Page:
My research centers on income and wealth inequality and poverty and socio-economic mobility, especially in a cross-national perspective. I have recently spent much time trying to understand and quantify the importance of family background in the distribution of economic resources.
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A selection from Stockholm University publication database
Habit Formation and the Misallocation of Labor: Evidence from Forced Migrations
2022. Matti Sarvimäki, Roope Uusitalo, Markus Jäntti. Journal of the European Economic AssociationArticle
We use a research design created by forced migrations to examine the costs and benefits of leaving agriculture in mid-20th century Finland. After World War II, 11% of the Finnish population was resettled from areas ceded to the Soviet Union. Entire rural communities were moved to locations that resembled the origin areas, and displaced farmers were given land and assistance to establish new farms. Despite this policy of reconstructing the pre-war situation, forced migration increased the likelihood of switching to non-agricultural jobs and moving to urban areas. Consequently, forced migration also increased the long-term income of the displaced rural population. By contrast, forced migration decreased the income of the resettled urban population. We examine the extent to which these effects can be explained by the quality of the new farms, human capital investments, networks, and discrimination, but do not find evidence supporting these mechanisms. Instead, we argue that habit formation toward residential locations provides the most compelling rationalization for our results.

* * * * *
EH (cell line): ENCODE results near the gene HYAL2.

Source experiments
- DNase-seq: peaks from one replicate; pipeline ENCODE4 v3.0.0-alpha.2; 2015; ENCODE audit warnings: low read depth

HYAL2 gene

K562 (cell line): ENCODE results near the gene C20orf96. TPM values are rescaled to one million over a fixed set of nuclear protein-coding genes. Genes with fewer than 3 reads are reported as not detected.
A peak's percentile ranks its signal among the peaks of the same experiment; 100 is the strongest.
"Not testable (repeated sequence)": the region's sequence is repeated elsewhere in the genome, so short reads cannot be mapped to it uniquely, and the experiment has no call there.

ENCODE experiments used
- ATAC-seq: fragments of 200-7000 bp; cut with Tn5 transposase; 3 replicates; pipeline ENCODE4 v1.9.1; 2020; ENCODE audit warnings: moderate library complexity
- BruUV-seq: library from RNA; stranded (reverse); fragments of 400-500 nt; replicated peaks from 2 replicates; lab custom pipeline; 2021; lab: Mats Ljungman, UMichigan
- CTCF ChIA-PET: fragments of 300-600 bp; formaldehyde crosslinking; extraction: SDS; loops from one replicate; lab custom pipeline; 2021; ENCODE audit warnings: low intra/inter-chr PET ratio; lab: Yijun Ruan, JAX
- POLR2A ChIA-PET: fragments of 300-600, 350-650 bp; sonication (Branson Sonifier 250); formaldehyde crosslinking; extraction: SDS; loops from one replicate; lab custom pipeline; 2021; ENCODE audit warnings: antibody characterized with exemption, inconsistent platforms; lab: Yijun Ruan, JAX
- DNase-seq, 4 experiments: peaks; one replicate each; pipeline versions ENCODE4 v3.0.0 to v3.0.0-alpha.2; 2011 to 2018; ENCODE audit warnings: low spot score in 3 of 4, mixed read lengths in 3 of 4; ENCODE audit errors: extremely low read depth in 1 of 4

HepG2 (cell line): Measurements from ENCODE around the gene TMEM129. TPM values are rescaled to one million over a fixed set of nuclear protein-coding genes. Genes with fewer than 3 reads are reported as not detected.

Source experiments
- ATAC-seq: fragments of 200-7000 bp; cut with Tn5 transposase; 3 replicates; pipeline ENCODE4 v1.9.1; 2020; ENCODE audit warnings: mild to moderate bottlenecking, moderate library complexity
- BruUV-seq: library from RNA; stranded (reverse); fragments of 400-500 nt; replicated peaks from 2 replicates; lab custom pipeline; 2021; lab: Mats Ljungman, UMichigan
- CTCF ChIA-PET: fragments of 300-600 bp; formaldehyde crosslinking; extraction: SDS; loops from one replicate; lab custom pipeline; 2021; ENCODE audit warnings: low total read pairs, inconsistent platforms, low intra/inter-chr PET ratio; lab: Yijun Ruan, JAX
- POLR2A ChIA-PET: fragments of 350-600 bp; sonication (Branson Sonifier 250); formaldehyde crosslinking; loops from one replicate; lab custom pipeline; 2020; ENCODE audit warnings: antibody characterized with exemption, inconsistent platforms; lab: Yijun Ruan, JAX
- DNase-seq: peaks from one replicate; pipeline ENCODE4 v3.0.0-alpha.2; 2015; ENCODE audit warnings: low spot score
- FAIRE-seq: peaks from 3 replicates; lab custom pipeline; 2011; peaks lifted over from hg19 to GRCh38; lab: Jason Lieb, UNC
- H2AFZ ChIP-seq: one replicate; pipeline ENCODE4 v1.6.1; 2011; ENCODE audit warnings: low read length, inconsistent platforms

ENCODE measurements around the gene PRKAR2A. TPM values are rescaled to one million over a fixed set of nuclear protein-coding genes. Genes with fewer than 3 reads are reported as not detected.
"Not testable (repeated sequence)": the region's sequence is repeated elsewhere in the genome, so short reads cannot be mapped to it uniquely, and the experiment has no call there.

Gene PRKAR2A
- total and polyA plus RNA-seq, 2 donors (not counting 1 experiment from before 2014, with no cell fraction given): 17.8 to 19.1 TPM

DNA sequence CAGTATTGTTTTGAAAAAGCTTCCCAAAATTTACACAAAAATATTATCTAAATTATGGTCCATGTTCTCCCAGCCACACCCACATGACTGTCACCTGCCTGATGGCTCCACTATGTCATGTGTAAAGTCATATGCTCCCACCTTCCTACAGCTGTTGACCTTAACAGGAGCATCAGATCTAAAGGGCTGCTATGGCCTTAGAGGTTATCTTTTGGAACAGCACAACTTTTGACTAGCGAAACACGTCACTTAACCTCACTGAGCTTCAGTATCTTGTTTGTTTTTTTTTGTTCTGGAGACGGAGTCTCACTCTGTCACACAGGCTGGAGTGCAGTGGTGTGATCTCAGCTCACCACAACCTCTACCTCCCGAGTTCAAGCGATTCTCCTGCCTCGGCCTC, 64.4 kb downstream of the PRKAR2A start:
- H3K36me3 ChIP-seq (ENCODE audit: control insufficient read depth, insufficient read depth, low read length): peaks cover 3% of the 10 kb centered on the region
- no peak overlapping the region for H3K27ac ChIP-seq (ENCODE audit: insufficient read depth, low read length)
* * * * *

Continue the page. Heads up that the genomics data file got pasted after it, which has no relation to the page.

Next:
Inequality measurement with grouped data: Parametric and non-parametric methods
2021. Vanesa Jorda, José María Sarabia, Markus Jäntti. Journal of the Royal Statistical Society 184 (3), 964-984Article
Grouped data in the form of income shares have conventionally been used to estimate income inequality due to the lack of individual records. We present a systematic evaluation of the performance of parametric distributions and non-parametric techniques to estimate economic inequality using more than 3300 data sets. We also provide guidance on the choice between these two approaches and their estimation, for which we develop the GB2group R package. Our results indicate that even the simplest parametric models provide reliable estimates of inequality measures. The non-parametric approach, however, fails to represent income distributions accurately.
Intergenerational mobility, intergenerational effects, sibling correlations, and equality of opportunity: A comparison of four approaches
2020. Anders Björklund, Markus Jäntti. Research in Social Stratification and Mobility 70Article